lgr::get_logger("bbotk")$set_threshold("warn")

fselector$optimize(instance)
##      age glucose insulin  mass pedigree pregnant pressure triceps
## 1: FALSE    TRUE    TRUE FALSE     TRUE    FALSE     TRUE   FALSE
##                             features classif.ce
## 1: glucose,insulin,pedigree,pressure     0.2461
instance$result_feature_set
## [1] "glucose"  "insulin"  "pedigree" "pressure"
instance$result_y
## classif.ce 
##     0.2461

One can investigate all resamplings which were undertaken, as they are stored in the archive of the FSelectInstanceSingleCrit and can be accessed by using as.data.table():

as.data.table(instance$archive)
##       age glucose insulin  mass pedigree pregnant pressure triceps classif.ce
##  1:  TRUE    TRUE    TRUE  TRUE     TRUE     TRUE     TRUE    TRUE     0.2656
##  2:  TRUE    TRUE   FALSE FALSE     TRUE    FALSE    FALSE   FALSE     0.2539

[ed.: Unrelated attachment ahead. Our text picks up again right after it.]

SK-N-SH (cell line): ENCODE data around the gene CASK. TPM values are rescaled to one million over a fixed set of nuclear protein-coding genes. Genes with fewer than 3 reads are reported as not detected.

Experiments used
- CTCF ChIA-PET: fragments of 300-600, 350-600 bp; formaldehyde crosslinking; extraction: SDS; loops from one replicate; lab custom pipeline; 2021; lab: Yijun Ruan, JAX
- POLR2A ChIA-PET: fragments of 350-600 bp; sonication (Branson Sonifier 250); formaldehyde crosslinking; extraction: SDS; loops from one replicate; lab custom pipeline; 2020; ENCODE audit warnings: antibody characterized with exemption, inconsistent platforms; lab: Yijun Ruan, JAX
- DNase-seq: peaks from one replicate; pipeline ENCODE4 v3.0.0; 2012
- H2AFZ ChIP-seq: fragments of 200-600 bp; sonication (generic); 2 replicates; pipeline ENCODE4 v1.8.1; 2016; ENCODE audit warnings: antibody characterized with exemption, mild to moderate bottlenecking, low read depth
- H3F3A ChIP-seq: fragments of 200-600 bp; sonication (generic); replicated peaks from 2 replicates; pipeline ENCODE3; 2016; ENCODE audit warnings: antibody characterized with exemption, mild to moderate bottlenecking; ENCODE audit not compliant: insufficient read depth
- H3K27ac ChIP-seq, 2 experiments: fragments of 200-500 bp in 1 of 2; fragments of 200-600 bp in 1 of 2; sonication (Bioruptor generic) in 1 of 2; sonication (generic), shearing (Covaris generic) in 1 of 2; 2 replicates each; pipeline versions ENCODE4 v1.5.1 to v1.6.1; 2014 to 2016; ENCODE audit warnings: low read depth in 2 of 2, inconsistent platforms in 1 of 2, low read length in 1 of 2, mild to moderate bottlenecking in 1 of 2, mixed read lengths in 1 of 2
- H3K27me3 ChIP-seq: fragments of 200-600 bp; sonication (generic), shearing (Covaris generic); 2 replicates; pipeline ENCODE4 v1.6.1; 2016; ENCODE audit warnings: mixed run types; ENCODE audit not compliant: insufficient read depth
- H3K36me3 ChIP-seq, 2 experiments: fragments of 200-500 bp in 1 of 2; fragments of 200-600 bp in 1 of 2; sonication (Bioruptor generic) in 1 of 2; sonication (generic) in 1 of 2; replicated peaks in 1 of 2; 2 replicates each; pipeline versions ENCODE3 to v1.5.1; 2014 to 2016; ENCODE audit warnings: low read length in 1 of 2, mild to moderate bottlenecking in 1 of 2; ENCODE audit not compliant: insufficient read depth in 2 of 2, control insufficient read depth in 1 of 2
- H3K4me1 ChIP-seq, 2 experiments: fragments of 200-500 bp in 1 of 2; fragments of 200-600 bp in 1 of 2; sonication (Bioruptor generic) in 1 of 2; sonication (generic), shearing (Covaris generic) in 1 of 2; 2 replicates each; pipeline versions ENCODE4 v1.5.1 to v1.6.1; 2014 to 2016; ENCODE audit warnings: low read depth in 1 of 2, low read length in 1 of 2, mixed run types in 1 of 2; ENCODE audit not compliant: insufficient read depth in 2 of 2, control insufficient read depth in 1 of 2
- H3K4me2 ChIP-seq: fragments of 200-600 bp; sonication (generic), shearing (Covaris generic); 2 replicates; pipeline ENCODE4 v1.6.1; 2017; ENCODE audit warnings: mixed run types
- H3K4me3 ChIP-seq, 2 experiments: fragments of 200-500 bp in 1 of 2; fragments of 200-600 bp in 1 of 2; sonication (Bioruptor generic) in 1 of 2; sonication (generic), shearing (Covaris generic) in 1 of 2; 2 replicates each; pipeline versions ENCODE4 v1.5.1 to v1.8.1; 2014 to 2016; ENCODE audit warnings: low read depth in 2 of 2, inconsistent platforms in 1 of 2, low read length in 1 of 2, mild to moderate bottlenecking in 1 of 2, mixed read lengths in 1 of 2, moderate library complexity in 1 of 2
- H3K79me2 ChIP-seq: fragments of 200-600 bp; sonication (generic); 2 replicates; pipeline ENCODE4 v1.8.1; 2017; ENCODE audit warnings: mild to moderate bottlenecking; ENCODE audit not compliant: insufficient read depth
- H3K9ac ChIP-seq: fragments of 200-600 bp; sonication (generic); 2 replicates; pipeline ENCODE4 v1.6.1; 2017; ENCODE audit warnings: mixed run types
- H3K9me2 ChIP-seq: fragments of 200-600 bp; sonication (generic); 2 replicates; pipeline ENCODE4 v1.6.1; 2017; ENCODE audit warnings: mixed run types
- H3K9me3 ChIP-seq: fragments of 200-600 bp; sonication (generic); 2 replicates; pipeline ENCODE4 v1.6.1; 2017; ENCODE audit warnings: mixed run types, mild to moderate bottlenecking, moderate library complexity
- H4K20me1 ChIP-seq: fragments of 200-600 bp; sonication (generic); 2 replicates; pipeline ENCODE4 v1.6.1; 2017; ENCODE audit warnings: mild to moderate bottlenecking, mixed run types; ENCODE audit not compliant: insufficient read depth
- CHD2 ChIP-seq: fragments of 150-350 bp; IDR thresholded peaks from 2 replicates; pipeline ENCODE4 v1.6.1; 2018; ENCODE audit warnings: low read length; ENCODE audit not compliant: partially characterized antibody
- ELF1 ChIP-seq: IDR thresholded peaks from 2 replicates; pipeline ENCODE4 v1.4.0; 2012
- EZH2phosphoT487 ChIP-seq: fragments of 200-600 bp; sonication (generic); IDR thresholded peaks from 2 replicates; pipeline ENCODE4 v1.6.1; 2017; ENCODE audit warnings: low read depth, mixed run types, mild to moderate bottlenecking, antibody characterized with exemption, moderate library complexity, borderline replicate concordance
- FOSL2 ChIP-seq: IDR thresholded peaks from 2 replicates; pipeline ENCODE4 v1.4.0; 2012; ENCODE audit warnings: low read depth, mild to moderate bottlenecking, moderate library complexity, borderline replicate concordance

##  3: FALSE   FALSE    TRUE  TRUE     TRUE    FALSE     TRUE    TRUE     0.3359
##  4: FALSE   FALSE   FALSE FALSE    FALSE     TRUE    FALSE    TRUE     0.3242
##  5: FALSE   FALSE   FALSE FALSE    FALSE     TRUE    FALSE   FALSE     0.3086
##  6:  TRUE   FALSE    TRUE FALSE    FALSE    FALSE     TRUE    TRUE     0.3438
##  7:  TRUE    TRUE    TRUE  TRUE     TRUE     TRUE     TRUE    TRUE     0.2656
##  8:  TRUE   FALSE   FALSE  TRUE     TRUE     TRUE     TRUE   FALSE     0.2891
##  9:  TRUE   FALSE   FALSE FALSE     TRUE    FALSE     TRUE    TRUE     0.3438
## 10: FALSE   FALSE   FALSE  TRUE     TRUE    FALSE    FALSE   FALSE     0.3516
## 11: FALSE   FALSE   FALSE FALSE    FALSE     TRUE    FALSE   FALSE     0.3086
## 12:  TRUE    TRUE    TRUE  TRUE    FALSE     TRUE     TRUE    TRUE     0.2617
## 13: FALSE   FALSE   FALSE FALSE    FALSE    FALSE     TRUE   FALSE     0.3164
## 14:  TRUE    TRUE    TRUE  TRUE     TRUE     TRUE     TRUE   FALSE     0.2656
## 15: FALSE    TRUE    TRUE FALSE     TRUE    FALSE     TRUE   FALSE     0.2461
## 16:  TRUE   FALSE    TRUE FALSE     TRUE    FALSE    FALSE    TRUE     0.3242
## 17:  TRUE   FALSE   FALSE FALSE    FALSE    FALSE     TRUE   FALSE     0.3867
## 18: FALSE   FALSE    TRUE  TRUE     TRUE     TRUE     TRUE    TRUE     0.3242